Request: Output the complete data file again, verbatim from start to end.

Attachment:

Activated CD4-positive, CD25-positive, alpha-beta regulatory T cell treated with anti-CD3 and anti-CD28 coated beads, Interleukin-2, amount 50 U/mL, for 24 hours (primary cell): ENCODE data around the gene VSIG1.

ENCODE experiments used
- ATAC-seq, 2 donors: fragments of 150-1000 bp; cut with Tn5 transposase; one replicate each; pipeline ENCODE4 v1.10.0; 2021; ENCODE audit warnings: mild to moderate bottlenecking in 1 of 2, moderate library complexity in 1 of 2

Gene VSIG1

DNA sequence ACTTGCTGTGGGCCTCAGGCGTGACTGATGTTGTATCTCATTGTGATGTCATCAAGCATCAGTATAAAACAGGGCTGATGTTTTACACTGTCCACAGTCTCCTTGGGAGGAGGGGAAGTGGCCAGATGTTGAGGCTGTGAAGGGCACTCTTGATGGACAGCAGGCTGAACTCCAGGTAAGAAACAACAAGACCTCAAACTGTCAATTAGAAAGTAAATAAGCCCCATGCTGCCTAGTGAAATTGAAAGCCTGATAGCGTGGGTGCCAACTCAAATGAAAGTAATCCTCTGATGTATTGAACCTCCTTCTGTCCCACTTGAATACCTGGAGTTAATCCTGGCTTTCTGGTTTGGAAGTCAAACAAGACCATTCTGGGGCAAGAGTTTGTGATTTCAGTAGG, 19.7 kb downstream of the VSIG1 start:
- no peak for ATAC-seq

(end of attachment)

Activated CD4-positive, CD25-positive, alpha-beta regulatory T cell treated with anti-CD3 and anti-CD28 coated beads, Interleukin-2, amount 50 U/mL, for 24 hours (primary cell): ENCODE data around the gene VSIG1.

ENCODE experiments used
- ATAC-seq, 2 donors: fragments of 150-1000 bp; cut with Tn5 transposase; one replicate each; pipeline ENCODE4 v1.10.0; 2021; ENCODE audit warnings: mild to moderate bottlenecking in 1 of 2, moderate library complexity in 1 of 2

Gene VSIG1

DNA sequence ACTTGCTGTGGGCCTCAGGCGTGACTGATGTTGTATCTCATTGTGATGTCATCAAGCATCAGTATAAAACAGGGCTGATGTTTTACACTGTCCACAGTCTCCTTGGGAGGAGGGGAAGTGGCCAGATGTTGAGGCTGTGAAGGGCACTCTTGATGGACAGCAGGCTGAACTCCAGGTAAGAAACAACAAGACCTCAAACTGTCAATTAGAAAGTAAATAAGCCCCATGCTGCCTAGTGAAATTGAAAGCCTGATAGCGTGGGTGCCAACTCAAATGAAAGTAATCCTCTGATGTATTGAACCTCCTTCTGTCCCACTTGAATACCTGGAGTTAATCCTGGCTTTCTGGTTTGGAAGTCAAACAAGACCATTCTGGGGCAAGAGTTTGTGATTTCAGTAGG, 19.7 kb downstream of the VSIG1 start:
- no peak for ATAC-seq